Print Friendly and PDF
only search openDemocracy.net

Anita, and the future of business

About the author
David Boyle is a fellow of the New Economics Foundation (nef). His books include Funny Money: In Search of Alternative Cash (HarperCollins, 1999); Authenticity: Brands, Fakes, Spin and the Lust for Real Life; (HarperCollins, 2003); (with Andrew Simms) The New Economics: A Bigger Picture (Earthscan, 2009); The Tyranny of Numbers: Why Counting Can't Make Us Happy (HarperCollins, 2010); and (with Andrew Simms) Eminent Corporations: The Rise and Fall of the Great British Corporation (Constable & Robinson, 2010). His website is here

A few historic and political figures acquire the privilege of being known to everybody by their first names. Many are revered (Winston, Nelson), some reviled (Adolf, Joe), others both (Maggie, Tony, Hugo) - but all were or are politicians whom people register via the alchemy by which the exalted become familiar and personal.

In the same way, there are huge numbers of people (most in Britain, but in many other parts of the world too) for whom a reference to "Anita" engendered instant recognition, and a response of pleasure - as towards someone you instinctively trust and admire.

These great swathes of British and international society touched by Anita Roddick's unique presence are now devastated by her sudden death on 10 September 2007. Perhaps the area where the loss will hit hardest will be the green, development and human-rights movements. If those of us who work in one or more of these fields heard, as we often did, that "Anita" was tackling something or going somewhere, we knew what it meant: that her extraordinary energy, wit and determination would be shifted like a searchlight onto another dark, fetid corner of the world.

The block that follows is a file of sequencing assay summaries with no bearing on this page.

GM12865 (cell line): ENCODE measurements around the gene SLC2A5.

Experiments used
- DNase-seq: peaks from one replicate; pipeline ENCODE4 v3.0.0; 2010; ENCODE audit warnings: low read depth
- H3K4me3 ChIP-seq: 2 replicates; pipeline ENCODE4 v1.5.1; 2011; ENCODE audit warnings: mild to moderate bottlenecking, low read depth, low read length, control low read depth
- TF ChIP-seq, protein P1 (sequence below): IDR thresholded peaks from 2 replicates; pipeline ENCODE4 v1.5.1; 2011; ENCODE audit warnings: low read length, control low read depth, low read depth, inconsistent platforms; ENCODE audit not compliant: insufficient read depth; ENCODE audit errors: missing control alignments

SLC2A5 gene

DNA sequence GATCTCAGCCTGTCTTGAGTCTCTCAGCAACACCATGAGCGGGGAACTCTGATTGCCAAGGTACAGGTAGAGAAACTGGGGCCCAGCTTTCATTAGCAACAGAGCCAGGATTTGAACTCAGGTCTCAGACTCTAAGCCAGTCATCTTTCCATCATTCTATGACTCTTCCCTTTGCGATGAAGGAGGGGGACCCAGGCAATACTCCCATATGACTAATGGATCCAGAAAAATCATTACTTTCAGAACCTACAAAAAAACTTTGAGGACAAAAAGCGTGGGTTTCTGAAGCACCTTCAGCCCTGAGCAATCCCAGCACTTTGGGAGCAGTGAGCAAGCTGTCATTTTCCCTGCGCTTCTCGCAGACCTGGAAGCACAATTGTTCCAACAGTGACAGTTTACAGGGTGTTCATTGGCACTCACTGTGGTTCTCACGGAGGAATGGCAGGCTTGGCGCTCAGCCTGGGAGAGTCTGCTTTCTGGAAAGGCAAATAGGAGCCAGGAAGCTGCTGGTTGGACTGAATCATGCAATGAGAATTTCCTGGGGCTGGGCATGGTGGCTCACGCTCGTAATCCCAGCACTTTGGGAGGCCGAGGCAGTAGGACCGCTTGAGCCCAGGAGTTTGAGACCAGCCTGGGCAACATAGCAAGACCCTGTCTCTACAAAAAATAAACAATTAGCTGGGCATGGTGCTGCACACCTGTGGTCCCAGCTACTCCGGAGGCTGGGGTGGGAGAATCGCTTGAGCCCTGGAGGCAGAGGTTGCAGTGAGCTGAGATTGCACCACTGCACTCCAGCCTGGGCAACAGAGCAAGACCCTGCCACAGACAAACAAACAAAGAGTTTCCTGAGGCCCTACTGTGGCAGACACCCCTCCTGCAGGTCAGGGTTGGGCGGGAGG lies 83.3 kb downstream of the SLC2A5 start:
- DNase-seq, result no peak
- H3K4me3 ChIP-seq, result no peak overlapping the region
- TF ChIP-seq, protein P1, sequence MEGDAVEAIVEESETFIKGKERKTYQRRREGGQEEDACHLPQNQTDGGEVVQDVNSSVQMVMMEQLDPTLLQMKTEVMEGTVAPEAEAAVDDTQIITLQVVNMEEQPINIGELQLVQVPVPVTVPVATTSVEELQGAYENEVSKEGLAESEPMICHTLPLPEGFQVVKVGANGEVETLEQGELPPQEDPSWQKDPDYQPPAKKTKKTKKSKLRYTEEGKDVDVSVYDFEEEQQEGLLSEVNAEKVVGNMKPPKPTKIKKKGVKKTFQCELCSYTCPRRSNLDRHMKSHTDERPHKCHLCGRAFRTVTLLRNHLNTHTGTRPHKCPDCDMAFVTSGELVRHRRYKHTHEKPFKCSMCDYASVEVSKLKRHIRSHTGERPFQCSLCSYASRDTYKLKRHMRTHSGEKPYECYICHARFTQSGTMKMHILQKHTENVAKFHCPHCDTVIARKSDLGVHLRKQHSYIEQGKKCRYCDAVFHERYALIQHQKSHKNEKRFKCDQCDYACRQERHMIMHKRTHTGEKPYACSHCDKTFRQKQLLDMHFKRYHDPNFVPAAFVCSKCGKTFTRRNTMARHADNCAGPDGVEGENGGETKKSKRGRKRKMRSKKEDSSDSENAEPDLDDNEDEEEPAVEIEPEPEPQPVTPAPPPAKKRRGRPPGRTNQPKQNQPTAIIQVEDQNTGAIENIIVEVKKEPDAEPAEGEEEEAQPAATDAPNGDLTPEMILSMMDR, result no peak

David Boyle is a fellow of the new economics foundation (nef) and the author of The Tyranny of Numbers (HarperCollins/ Flamingo, 2001-02) and Authenticity (HarperPerennial, 2003-04). His website is here.

Also by David Boyle in openDemocracy:
"Strip-mining communities" (27 June 2006)

The fact that the word "Anita" stood for so much is a testament to those qualities, and to her fun, warmth and fascination with people. But, because we have become so used to it, we have forgotten quite how extraordinary it should be that the founder and CEO of one of the biggest retailers in the world (nearly 2,000 stores worldwide) should fill this radical role.

I first met Anita when I was helping her with a speech for the various rallies that set up around the World Trade Organisation summit in Seattlein 1999. When it was written, it was printed on hemp paper - the reintroduction of industrial hemp was one of her many causes - and sent ahead.

The boxes were duly impounded by United States customs where, presumably, they still are. But I had the privilege of knowing and working with Anita ever since, and experiencing for myself a little of what having that benevolent hurricane around your life was like. I learned from her and owe her so much: in ideas and passion but also in friendship and shared enjoyment of life.

In fact, the Seattle events were to be a turning-point for Anita as well. She found herself, rather unexpectedly (and in the company of the business writer Paul Hawken) the focus of a large contingent of riot police with tear gas.

Again, it is hard to imagine any other CEO in the western world who would find herself fighting for breath, desperately searching for water to cool her burning eyes, after being on the "wrong" side of the police cordons. She was always a radical, but Seattle made that radicalism the most important thing in her career.